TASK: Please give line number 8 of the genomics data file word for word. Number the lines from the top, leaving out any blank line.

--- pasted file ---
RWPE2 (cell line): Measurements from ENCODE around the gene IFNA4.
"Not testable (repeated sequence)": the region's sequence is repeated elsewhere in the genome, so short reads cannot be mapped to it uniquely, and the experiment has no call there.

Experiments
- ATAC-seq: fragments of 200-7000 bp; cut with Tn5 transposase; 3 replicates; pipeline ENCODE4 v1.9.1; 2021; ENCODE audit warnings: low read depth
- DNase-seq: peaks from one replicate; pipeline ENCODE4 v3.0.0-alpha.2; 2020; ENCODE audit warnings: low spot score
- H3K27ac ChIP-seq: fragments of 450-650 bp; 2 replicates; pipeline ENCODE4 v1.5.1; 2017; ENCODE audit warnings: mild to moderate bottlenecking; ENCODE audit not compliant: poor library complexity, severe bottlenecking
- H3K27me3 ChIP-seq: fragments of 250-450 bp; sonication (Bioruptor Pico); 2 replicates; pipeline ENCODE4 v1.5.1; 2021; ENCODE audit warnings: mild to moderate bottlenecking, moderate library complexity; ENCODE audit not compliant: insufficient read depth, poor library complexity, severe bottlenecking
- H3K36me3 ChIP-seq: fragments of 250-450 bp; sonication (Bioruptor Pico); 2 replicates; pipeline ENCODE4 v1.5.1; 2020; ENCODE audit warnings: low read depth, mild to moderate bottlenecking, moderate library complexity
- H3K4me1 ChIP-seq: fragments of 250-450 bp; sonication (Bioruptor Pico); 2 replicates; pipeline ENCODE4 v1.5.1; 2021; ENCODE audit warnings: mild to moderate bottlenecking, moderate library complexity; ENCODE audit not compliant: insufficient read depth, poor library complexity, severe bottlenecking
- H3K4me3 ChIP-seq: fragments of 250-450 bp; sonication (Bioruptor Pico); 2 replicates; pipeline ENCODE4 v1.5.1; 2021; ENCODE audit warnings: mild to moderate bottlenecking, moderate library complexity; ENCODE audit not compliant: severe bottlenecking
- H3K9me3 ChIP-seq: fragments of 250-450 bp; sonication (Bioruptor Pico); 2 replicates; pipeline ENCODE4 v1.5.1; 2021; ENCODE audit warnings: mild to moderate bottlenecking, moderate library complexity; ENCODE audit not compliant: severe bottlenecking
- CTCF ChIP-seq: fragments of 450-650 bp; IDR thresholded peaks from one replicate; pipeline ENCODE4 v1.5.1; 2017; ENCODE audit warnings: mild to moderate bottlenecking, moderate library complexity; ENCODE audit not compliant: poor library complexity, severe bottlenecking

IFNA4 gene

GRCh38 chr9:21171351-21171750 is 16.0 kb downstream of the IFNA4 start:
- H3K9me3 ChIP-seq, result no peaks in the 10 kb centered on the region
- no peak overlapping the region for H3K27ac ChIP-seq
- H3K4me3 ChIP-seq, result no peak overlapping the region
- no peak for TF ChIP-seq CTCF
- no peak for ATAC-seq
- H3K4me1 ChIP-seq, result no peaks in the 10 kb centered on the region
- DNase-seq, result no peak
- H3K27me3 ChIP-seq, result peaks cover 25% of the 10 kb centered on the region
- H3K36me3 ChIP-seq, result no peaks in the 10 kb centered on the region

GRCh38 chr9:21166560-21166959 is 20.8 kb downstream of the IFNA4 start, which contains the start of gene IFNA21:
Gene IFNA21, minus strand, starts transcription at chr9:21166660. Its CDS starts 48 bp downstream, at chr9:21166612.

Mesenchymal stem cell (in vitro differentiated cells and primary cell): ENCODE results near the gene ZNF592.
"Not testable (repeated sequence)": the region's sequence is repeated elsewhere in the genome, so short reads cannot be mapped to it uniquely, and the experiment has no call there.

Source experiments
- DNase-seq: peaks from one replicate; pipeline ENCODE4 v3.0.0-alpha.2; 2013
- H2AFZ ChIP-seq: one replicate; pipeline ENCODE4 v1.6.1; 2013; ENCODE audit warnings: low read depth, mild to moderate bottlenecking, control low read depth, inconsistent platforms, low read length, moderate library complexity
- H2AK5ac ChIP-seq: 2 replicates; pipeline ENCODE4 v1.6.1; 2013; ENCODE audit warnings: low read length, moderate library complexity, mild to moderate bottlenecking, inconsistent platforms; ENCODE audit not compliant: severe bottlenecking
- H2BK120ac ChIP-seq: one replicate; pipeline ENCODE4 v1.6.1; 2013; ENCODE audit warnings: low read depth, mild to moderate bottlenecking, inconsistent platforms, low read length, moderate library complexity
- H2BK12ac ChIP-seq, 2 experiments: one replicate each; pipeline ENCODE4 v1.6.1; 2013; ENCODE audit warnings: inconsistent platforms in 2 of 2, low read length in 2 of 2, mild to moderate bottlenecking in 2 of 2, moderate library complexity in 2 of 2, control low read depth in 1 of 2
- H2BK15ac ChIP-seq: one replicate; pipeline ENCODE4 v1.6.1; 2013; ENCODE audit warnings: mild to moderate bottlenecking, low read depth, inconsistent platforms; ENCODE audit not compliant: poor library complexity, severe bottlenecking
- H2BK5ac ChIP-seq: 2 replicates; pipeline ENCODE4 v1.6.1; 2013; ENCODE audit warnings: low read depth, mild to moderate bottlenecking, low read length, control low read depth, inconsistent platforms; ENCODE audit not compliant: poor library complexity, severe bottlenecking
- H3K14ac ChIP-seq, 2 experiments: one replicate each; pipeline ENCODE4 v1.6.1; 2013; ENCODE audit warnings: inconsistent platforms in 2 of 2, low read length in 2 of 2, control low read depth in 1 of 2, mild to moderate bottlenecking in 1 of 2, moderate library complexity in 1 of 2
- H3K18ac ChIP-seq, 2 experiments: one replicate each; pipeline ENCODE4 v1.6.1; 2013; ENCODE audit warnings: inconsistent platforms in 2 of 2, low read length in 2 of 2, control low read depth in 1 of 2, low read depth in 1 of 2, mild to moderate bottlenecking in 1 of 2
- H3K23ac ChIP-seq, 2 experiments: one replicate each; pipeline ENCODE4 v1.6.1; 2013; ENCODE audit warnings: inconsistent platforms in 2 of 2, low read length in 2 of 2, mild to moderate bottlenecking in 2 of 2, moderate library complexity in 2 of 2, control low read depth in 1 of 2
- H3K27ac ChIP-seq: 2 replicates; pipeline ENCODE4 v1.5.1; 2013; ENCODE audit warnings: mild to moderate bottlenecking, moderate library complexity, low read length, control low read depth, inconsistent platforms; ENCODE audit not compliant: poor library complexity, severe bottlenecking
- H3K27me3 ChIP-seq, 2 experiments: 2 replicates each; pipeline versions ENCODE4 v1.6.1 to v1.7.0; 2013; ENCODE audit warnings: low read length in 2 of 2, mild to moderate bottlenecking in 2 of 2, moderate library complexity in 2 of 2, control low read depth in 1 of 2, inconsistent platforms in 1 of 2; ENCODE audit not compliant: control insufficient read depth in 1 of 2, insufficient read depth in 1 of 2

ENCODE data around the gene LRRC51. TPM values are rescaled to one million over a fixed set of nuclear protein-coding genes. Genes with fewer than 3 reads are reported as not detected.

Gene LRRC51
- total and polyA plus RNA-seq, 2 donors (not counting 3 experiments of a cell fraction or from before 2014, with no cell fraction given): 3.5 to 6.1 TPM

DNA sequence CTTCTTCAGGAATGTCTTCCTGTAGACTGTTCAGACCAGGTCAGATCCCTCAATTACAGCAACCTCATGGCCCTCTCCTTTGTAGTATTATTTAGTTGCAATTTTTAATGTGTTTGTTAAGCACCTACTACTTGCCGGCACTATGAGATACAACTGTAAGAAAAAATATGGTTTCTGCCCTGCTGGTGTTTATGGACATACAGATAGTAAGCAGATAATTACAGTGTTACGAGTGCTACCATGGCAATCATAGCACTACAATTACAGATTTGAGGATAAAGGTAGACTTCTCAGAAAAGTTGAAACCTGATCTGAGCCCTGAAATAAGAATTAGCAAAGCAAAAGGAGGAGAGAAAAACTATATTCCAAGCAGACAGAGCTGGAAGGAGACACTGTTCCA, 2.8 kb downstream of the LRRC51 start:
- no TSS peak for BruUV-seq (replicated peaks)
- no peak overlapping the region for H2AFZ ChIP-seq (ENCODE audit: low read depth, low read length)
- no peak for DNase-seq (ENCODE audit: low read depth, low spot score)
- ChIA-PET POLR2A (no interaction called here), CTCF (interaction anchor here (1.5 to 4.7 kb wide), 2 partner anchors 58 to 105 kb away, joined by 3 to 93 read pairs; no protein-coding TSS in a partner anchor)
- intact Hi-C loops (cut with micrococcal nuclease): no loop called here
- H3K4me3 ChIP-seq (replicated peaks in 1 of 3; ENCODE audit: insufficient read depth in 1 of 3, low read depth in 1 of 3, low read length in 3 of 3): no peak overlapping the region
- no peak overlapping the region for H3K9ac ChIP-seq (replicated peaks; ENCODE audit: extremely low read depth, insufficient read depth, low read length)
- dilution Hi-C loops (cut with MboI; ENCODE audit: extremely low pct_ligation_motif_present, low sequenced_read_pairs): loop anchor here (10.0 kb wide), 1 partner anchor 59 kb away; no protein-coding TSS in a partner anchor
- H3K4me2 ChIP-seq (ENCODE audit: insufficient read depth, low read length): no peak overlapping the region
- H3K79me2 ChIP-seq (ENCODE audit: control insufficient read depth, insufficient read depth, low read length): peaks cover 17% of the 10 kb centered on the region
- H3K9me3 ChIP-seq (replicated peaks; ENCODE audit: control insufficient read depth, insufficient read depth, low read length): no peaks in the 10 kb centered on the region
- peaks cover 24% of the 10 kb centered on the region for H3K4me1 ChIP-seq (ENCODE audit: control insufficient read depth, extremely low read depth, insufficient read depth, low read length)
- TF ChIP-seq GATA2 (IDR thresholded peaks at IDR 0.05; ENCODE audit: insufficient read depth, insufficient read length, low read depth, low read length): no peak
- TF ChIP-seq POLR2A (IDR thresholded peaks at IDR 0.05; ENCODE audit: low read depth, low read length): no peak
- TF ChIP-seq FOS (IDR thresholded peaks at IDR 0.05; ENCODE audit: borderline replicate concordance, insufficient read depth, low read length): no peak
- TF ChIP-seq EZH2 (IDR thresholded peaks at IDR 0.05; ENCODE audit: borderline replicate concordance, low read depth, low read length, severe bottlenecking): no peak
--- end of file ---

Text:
- H3K36me3 ChIP-seq: fragments of 250-450 bp; sonication (Bioruptor Pico); 2 replicates; pipeline ENCODE4 v1.5.1; 2020; ENCODE audit warnings: low read depth, mild to moderate bottlenecking, moderate library complexity